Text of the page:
Teji Abraham, chief development officer for PSI considers “the drought products from this project very complementary and important for the Open Innovation program that PSI is partnering with Brazil's Ministry of Science, Technology, & Innovation – especially for timely risk management given the propensity of drought in northeast Brazil. In collaboration with this group of partners, PSI also intends to extend this new approach in the future to other countries in Asia and Africa that are particularly susceptible to drought.”

Drought Products
The drought products will be spatial maps provided approximately every two weeks that will show drought severity over the two countries of interest (Brazil and Mexico) at high resolution (4 to 8 kilometers) and over the globe at lower resolution (16 to 32 km). The drought maps will be derived from satellite remote sensing observations, specifically the Moderate Resolution Imaging Spectroradiometer (MODIS) sensor on board the Earth Observing System Aqua and Terra satellites. These will be complemented with auxiliary data such as irrigation sectors, river basins, stream networks, reservoirs, political boundaries, temperature and precipitation, among others.

This data will be integrated into a cloud-based platform, called Drought ALERTS (short for Automated Land change Evaluation, Reporting and Tracking System). This global visualization system will overlay standard maps with scientific products related to natural resources management for near real-time global detection of water stress at multiple resolutions.

Targeted at national water managers, irrigation districts, policymakers and scientific communities, Drought ALERTS is designed to engage stakeholders and decision-makers in local to regional problems concerned with natural resources and risk management and will provide timely detection of drought events on a global basis with a high degree of accuracy.

“This innovative platform will utilize remote sensing products from low-Earth orbiting satellites to produce drought indices. It will help form the basis for resource allocation decisions and it will be refined over time as we find ways to make it better reflect the needs of decision-makers and others who use the information,” says Vivoni.

“PSI sees this as an important step forward in globally scaling drought monitoring capabilities. In partnership with PSI’s regional partners, we expect this project to help bridge the gap between scientists and decision makers by integrating drought data products into a decision planning environment that enables the data to be analyzed in context for making holistic decisions,” adds Abraham.

Current drought monitors, such as the US drought monitor, rely on assembling precipitation data from rain gauges throughout a region about once every week. The US drought monitor is a great resource that has improved US-based efforts with respect to what was available even five years ago; however, this can lead to large errors in developing countries as instrument networks there are sparse or inconsistent. Remote sensing products provide an alternative view of drought by making inferences based on vegetation status and land surface temperature.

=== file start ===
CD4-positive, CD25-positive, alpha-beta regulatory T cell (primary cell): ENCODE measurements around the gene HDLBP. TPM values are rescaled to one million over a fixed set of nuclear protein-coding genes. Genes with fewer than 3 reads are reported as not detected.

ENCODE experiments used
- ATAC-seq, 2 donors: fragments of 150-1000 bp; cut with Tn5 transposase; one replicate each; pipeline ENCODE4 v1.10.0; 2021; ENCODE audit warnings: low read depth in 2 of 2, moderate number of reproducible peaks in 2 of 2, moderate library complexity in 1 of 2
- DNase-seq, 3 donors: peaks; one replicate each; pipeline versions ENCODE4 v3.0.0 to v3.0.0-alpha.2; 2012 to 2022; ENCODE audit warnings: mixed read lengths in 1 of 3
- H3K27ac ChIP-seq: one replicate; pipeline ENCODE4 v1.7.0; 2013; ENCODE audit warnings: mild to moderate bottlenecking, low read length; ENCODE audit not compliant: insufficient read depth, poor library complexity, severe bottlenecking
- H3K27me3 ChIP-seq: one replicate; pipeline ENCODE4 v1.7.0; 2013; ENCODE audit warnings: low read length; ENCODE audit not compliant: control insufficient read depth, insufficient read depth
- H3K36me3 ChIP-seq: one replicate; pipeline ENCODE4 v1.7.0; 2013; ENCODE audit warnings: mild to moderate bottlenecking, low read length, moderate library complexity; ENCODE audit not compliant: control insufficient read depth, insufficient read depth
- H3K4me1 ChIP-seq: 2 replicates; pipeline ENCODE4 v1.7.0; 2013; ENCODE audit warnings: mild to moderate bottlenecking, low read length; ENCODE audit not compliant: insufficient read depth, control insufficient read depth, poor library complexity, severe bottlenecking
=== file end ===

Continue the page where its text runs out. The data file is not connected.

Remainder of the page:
Drought ALERTS, and similar products, could serve as the backbone of national drought monitoring in many developing countries to improve drought detection, awareness and decision-making capabilities. For example, the study areas in northwest Mexico and northeast Brazil are currently undergoing severe multi-year droughts affecting agricultural production. These advances can yield significant cost savings through reduced risks across several water demand sectors including food production and security, hydropower generation, and natural ecosystem services.

End Users
The end users will range from local to country-level decision makers that are involved in water, land and natural resources management. Vivoni and his collaborators have partnered with a large irrigation district in Mexico and a federal emergency management agency in Brazil that are interested in drought forecasts.

“The Yaqui Valley Irrigation District in Sonora, Mexico is a major producer of wheat. The Center for Monitoring of Natural Disasters in Brazil is a new agency in charge of nation-wide alerts. Both of these institutions – and others that will join as the program develops – will have access to tailored scientific products related to drought,” explains Vivoni.

Users will be able to query, visualize and plot metrics that explore the different dimensions of drought, including the precipitation and temperature forcing and the vegetation response. Summary statistics, such as drought duration and intensity, will be provided to help them gauge the level of the threat.

Drought monitoring is but the first step in a larger vision. Vivoni intends to expand this drought effort into a hydrological risk monitoring platform that also deals with floods, landslides, erosion potential, etc. to provide a more complete picture of global water excess and water limitations.